Dir: Michael Lehmann
Star: Winona Ryder, Christian Slater, Shannen Doherty, Kim Walker
I’m quite deliberately leaving this as “uncategorized,” in terms of genre. Is is a drama? A thriller? Comedy? Horror? All of the above, and yet, none of them. It’s now getting on for thirty years since it came out: Winona is now playing a Mom on Netflix’s Stranger Things. While often imitated (most obviously by Mean Girls), it has never been matched, and probably never will be, in our post-Columbine world. Even at the time of making, it was problematic: Heather Graham was initially offered Winona Ryder’s role as Veronica Sawyer, but her parents turned it down because they felt it was Satanic. Even Ryder’s then-agent literally got on her knees and begged her not to take the part, stating it would destroy her career [it was apparently responsible for getting Winona fired from a movie immediately after, so her agent wasn’t entirely wrong]
It’s one of those cases of synergy which pretty much no-one involved with the movie has been able to match since. It was Lehmann’s feature debut: two films later, he was getting the Golden Raspberry for Hudson Hawk and his last movie, 2007’s Flakes, grossed a whopping $778 at American cinemas. Writer Daniel Waters did a little better at least for a bit, being involved with Batman Returns and Demolition Man – he also wrote an unmade script for Catwoman, which is considerably better than the real thing. But since Demolition? Oh, dear. Let’s leave it at that. And I trust I need not construct the waterpark slide which represent the careers and personal lives of Ryder and Slater, though both appear to be making televisual comebacks of late.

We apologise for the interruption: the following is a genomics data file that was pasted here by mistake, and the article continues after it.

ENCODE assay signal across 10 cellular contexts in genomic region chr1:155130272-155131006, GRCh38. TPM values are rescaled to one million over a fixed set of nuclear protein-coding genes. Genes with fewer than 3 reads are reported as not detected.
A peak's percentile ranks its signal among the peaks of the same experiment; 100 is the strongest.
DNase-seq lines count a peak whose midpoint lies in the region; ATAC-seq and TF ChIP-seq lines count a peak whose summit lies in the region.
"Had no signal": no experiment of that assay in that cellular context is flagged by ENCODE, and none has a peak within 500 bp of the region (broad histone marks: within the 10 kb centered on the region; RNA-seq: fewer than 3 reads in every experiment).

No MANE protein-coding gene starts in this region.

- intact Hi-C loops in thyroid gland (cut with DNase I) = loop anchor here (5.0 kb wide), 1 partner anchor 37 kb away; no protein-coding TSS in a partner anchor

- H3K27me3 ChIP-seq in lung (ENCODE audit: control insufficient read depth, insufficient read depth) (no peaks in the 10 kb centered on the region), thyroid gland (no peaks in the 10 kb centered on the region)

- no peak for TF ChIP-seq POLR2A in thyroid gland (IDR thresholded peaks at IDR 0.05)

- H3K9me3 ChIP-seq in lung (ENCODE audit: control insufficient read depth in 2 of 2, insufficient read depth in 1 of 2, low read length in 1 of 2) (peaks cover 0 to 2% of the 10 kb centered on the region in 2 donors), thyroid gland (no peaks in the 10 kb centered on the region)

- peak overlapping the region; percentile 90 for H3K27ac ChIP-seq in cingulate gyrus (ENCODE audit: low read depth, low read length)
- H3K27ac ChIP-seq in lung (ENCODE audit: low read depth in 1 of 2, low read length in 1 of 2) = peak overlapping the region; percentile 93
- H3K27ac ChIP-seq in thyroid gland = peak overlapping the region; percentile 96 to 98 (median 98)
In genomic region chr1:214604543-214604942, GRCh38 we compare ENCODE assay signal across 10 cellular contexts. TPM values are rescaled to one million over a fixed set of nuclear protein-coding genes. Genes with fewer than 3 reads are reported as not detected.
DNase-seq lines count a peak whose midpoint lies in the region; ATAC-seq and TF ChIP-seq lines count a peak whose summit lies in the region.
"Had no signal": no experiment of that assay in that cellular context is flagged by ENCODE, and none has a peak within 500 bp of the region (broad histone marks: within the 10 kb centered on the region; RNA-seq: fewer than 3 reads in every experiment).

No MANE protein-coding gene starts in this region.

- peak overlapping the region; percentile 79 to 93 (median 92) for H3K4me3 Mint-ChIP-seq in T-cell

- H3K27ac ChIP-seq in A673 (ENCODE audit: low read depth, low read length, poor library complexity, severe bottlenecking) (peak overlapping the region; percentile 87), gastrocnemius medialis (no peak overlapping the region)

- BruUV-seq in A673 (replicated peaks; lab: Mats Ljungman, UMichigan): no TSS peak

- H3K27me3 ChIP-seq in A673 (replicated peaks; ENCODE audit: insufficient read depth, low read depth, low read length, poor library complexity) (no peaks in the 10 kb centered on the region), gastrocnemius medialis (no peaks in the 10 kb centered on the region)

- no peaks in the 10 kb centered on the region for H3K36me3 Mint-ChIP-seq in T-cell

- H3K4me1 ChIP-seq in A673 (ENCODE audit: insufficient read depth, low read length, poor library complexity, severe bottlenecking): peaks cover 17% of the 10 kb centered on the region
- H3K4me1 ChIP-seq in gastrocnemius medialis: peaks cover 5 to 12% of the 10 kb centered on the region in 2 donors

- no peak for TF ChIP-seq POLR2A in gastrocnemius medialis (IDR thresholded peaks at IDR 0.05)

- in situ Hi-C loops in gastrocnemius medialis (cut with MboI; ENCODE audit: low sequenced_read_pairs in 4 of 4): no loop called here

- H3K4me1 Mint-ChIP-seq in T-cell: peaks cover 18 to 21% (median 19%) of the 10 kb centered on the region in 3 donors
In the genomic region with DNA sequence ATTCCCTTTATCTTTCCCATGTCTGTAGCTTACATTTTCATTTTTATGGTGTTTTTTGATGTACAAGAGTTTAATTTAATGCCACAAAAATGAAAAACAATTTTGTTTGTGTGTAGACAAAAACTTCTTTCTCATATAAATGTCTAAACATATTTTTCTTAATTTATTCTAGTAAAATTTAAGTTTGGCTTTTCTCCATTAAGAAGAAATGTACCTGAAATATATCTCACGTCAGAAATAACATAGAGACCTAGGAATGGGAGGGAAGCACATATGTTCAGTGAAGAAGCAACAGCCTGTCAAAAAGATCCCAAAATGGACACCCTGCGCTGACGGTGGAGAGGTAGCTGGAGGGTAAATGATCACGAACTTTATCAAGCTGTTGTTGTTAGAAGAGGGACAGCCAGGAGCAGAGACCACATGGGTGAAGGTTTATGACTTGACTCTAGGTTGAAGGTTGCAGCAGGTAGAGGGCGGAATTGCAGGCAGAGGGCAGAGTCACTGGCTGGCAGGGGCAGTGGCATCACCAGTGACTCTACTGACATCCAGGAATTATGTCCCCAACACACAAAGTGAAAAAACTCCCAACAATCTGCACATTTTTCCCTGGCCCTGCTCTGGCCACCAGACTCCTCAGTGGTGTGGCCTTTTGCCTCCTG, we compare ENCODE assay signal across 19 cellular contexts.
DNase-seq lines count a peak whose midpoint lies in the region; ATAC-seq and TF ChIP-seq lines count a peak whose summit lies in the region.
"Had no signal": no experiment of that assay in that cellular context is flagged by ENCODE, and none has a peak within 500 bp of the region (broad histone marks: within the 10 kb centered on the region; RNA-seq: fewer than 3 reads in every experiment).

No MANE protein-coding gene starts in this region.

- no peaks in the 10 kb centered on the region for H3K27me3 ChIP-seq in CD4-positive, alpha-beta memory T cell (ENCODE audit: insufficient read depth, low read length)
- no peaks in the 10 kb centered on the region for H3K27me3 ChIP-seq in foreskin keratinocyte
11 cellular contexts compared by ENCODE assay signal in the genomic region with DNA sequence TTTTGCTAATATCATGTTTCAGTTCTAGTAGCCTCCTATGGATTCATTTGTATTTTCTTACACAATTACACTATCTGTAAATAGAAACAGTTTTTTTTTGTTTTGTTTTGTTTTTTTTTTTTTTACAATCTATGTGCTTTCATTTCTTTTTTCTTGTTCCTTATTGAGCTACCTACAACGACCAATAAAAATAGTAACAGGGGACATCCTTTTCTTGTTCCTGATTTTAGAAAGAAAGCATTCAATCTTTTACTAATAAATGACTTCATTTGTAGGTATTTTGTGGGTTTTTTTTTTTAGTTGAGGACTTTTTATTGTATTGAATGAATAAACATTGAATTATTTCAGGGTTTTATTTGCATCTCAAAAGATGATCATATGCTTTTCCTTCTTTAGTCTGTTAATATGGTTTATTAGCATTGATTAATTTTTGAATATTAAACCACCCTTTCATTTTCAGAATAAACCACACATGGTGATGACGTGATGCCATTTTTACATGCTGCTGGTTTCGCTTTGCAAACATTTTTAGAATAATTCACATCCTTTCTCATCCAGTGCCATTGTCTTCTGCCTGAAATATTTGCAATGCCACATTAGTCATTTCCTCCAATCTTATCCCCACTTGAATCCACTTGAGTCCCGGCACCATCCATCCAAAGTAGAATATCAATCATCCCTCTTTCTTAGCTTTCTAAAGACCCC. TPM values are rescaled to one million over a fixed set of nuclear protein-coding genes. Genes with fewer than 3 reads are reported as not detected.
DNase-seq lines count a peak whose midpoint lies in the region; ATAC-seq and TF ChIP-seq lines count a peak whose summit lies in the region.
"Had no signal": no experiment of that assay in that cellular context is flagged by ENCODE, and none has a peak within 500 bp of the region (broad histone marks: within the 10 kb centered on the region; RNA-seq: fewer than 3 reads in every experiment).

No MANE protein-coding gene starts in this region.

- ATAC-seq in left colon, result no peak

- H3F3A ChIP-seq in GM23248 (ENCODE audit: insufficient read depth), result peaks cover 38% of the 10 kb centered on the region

At least they’re still alive: Kim Walker, who plays Heather Chandler and delivers one of the film’s trademark lines, “Did you have a brain tumor for breakfast?”, died in 2001. From a brain tumor. Then there’s Jeremy Applegate, whose character runs Westerburg High’s “Feed the World” campaign, and at Chandler’s funeral prays, “Please don’t let this ever happen to me. I don’t think I can handle suicide”? He shot himself in 2000. If Winona Ryder is found impaled on a chainsaw, maybe it’s time to start talking about the curse of Heathers rather than Poltergeist.
Regardless of future struggles and fatalities, Heathers knocks every aspect out of the park, to the point where it likely surpasses Waters’ original vision, of a three-hour epic directed by Stanley Kubrick. The opening scene in the cafeteria is utterly brilliant, deftly drawing the characters and their relationships in a couple of moments. That climaxes in JD pulling a gun and shooting blanks at the two jocks that are harassing him, one of the few aspects that date the film. Not so much for that, more Heather McNamara’s reaction: “They won’t expel him, they’ll just suspend his ass for a week or so.” The days when discharging a firearm at school would be seen as a prank, rather than a terrorist act, are no more.